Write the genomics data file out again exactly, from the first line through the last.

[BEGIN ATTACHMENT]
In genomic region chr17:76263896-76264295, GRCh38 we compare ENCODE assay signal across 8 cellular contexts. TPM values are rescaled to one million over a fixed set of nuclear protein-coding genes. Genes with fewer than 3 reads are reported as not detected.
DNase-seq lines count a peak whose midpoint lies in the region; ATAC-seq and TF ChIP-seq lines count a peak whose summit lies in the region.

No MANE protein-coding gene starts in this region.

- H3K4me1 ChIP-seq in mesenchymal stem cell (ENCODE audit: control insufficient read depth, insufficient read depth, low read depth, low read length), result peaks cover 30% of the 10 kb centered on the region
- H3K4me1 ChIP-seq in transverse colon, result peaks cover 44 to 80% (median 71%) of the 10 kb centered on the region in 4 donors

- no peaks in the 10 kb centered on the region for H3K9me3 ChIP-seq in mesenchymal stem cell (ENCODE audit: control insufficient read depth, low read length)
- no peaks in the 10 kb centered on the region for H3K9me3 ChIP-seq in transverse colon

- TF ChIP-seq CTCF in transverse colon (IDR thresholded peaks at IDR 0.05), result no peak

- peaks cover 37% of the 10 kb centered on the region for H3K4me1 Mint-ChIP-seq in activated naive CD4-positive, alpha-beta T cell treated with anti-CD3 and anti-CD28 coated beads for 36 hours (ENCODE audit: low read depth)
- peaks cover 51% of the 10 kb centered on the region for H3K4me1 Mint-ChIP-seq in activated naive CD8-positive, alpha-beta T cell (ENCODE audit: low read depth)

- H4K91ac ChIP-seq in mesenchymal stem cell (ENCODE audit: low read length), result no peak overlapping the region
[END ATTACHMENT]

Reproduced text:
In genomic region chr17:76263896-76264295, GRCh38 we compare ENCODE assay signal across 8 cellular contexts. TPM values are rescaled to one million over a fixed set of nuclear protein-coding genes. Genes with fewer than 3 reads are reported as not detected.
DNase-seq lines count a peak whose midpoint lies in the region; ATAC-seq and TF ChIP-seq lines count a peak whose summit lies in the region.

No MANE protein-coding gene starts in this region.

- H3K4me1 ChIP-seq in mesenchymal stem cell (ENCODE audit: control insufficient read depth, insufficient read depth, low read depth, low read length), result peaks cover 30% of the 10 kb centered on the region
- H3K4me1 ChIP-seq in transverse colon, result peaks cover 44 to 80% (median 71%) of the 10 kb centered on the region in 4 donors

- no peaks in the 10 kb centered on the region for H3K9me3 ChIP-seq in mesenchymal stem cell (ENCODE audit: control insufficient read depth, low read length)
- no peaks in the 10 kb centered on the region for H3K9me3 ChIP-seq in transverse colon

- TF ChIP-seq CTCF in transverse colon (IDR thresholded peaks at IDR 0.05), result no peak

- peaks cover 37% of the 10 kb centered on the region for H3K4me1 Mint-ChIP-seq in activated naive CD4-positive, alpha-beta T cell treated with anti-CD3 and anti-CD28 coated beads for 36 hours (ENCODE audit: low read depth)
- peaks cover 51% of the 10 kb centered on the region for H3K4me1 Mint-ChIP-seq in activated naive CD8-positive, alpha-beta T cell (ENCODE audit: low read depth)

- H4K91ac ChIP-seq in mesenchymal stem cell (ENCODE audit: low read length), result no peak overlapping the region